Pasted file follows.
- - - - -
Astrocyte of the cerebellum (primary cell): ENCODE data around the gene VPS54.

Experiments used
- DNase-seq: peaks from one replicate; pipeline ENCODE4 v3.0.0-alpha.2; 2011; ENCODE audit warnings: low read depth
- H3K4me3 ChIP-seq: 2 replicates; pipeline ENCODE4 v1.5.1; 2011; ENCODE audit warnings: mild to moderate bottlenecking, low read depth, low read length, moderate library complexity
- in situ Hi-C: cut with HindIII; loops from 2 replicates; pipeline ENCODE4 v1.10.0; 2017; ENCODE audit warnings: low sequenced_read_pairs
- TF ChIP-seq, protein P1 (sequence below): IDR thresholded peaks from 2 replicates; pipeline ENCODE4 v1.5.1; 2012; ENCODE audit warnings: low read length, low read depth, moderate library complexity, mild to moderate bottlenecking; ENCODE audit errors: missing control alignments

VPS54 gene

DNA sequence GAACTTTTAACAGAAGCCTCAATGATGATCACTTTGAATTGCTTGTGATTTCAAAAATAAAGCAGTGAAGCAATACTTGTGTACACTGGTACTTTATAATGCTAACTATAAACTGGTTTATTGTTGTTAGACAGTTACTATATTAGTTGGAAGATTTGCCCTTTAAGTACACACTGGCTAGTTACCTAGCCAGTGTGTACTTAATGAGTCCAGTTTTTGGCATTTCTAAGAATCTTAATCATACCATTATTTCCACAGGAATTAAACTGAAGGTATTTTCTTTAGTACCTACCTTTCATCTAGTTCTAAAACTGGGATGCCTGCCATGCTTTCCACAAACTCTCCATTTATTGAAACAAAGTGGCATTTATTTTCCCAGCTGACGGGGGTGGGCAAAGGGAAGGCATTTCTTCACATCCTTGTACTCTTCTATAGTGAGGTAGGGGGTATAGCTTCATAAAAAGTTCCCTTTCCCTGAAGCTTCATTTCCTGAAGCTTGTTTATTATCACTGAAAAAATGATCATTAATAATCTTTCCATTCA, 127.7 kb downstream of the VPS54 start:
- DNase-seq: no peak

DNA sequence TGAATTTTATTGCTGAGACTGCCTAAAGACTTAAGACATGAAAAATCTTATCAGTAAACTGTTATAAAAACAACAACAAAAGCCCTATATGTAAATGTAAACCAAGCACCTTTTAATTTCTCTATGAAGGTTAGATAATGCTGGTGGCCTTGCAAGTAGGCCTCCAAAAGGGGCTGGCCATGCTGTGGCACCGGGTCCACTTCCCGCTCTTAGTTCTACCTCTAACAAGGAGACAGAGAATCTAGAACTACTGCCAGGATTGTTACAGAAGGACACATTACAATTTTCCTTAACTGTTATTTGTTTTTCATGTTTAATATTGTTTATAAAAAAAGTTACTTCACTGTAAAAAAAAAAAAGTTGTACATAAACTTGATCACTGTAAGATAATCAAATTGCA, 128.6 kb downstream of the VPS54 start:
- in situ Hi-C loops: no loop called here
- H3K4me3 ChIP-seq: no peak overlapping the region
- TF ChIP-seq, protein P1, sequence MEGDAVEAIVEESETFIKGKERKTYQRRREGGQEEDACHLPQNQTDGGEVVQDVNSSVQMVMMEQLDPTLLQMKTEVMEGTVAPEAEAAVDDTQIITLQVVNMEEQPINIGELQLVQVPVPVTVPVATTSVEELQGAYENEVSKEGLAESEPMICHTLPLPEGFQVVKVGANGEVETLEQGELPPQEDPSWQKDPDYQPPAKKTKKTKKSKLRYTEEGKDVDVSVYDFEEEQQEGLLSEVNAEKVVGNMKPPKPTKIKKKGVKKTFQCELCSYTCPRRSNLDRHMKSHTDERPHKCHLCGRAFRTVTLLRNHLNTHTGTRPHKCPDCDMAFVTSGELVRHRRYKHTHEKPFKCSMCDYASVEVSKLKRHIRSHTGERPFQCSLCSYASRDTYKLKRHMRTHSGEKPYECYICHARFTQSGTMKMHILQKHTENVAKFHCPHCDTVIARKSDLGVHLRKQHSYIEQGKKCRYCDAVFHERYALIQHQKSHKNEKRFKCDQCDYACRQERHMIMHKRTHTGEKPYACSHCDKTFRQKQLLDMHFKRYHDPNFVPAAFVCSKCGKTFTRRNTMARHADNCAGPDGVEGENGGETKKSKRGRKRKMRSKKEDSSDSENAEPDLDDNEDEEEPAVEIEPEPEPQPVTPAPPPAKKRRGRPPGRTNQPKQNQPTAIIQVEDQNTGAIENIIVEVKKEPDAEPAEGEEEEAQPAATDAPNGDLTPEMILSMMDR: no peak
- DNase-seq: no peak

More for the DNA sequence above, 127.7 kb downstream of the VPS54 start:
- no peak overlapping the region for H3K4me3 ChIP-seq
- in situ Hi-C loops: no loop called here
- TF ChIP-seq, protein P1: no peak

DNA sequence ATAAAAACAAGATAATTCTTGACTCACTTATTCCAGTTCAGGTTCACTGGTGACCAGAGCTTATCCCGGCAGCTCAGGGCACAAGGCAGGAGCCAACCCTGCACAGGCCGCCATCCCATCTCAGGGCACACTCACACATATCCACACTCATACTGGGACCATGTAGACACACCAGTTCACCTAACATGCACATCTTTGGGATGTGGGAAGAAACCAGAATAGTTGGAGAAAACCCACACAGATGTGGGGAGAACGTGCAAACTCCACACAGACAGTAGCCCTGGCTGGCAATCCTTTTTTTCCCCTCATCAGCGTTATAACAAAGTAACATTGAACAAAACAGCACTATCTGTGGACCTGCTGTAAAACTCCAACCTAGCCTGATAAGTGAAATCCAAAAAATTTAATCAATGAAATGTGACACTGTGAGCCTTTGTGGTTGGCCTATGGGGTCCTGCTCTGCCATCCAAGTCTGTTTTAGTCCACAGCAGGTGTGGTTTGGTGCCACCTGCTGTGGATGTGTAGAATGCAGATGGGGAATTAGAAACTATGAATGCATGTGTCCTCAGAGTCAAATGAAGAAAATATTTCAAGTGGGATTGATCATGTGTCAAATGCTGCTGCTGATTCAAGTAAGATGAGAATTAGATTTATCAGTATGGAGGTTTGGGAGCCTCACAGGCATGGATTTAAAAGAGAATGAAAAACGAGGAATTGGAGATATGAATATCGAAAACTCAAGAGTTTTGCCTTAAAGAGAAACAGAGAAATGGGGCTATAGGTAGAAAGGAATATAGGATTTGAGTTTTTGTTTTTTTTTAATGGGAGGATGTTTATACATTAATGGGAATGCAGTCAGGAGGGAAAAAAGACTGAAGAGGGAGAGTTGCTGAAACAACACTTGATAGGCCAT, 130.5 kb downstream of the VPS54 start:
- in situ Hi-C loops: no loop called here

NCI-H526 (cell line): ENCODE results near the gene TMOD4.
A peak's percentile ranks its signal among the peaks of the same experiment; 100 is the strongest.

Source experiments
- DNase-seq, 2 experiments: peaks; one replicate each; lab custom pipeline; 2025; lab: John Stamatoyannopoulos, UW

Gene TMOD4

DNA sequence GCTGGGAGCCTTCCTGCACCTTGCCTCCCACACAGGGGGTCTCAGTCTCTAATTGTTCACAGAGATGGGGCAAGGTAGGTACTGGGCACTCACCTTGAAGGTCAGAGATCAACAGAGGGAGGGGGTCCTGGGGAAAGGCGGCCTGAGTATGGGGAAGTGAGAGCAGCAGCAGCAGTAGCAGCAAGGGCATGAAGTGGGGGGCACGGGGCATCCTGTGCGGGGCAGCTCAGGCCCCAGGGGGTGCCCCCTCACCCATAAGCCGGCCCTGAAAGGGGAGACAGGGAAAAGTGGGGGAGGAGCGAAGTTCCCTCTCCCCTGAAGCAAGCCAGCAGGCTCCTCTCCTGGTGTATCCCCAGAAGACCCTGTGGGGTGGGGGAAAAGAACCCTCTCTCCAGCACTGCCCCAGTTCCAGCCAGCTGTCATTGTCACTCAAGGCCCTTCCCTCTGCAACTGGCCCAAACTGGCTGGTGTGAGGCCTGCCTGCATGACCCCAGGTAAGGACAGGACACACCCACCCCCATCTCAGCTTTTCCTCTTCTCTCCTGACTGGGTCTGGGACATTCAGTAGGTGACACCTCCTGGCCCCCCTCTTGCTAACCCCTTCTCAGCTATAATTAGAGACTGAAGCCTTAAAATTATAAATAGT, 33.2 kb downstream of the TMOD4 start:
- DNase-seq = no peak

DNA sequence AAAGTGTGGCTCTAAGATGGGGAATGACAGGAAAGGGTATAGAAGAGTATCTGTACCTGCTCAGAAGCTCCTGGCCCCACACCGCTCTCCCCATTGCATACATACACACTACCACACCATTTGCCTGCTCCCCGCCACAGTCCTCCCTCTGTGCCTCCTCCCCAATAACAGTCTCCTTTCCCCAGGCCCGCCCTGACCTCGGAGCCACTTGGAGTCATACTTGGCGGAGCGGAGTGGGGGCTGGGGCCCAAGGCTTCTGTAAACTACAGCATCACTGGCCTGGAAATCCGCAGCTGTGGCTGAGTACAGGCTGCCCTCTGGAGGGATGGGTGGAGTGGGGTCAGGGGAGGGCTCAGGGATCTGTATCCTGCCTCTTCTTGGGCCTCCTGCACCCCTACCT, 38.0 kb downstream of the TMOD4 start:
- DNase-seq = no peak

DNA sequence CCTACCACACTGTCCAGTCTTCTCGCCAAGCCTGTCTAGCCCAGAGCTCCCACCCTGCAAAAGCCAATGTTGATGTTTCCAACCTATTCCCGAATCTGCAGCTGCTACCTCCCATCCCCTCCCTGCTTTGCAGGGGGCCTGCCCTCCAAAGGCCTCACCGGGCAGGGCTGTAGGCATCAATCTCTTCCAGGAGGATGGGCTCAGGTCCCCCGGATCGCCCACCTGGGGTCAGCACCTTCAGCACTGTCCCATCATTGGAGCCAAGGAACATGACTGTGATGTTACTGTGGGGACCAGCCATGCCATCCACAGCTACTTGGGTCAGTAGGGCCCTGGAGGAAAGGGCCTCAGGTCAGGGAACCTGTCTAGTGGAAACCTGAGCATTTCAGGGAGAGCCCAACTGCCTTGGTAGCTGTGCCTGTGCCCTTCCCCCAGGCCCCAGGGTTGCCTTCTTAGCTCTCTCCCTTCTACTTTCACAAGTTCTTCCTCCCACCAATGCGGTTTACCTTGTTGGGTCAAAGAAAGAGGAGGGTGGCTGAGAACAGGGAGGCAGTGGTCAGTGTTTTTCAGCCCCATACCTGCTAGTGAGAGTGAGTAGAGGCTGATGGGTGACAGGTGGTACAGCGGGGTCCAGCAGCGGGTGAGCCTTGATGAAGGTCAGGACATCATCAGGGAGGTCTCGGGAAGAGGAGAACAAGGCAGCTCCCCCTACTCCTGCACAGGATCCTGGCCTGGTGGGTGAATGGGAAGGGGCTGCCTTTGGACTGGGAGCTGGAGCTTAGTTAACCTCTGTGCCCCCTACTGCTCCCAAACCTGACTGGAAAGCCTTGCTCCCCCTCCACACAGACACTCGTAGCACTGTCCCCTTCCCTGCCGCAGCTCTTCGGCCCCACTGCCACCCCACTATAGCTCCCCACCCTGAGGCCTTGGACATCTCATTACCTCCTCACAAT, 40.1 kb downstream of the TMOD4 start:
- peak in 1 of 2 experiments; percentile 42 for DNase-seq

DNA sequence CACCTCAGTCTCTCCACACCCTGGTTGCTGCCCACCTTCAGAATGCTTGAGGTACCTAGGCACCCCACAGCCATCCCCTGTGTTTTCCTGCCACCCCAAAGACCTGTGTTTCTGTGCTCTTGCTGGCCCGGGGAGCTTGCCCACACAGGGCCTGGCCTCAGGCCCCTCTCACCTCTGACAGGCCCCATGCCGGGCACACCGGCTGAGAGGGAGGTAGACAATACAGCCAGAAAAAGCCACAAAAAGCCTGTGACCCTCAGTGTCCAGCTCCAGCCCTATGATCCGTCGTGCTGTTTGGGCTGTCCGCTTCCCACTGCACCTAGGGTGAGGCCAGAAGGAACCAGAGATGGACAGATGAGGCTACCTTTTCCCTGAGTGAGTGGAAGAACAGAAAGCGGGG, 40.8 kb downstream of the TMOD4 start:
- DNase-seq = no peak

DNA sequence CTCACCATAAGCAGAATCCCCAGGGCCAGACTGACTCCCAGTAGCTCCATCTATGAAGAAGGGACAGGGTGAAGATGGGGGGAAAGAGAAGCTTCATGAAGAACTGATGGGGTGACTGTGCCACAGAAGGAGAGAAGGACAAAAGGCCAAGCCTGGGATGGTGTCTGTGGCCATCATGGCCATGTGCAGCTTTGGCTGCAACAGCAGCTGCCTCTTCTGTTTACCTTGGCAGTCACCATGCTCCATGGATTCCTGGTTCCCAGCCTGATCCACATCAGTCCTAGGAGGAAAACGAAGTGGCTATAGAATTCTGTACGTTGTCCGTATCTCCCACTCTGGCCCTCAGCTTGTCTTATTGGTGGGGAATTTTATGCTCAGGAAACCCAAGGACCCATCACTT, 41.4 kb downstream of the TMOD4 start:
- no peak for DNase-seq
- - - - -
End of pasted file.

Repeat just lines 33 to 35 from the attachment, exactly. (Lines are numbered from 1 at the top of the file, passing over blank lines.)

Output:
- DNase-seq = no peak

DNA sequence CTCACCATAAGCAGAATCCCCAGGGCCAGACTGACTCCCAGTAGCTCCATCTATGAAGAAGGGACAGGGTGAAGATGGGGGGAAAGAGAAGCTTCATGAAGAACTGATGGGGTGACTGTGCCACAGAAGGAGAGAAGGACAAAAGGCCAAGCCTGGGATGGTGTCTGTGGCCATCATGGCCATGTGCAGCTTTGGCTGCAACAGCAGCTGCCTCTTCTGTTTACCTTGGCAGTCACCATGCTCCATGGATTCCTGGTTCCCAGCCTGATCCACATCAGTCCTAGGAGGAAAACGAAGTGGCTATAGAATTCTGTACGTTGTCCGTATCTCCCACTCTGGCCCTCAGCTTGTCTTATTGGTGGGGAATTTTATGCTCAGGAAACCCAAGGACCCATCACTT, 41.4 kb downstream of the TMOD4 start:
- no peak for DNase-seq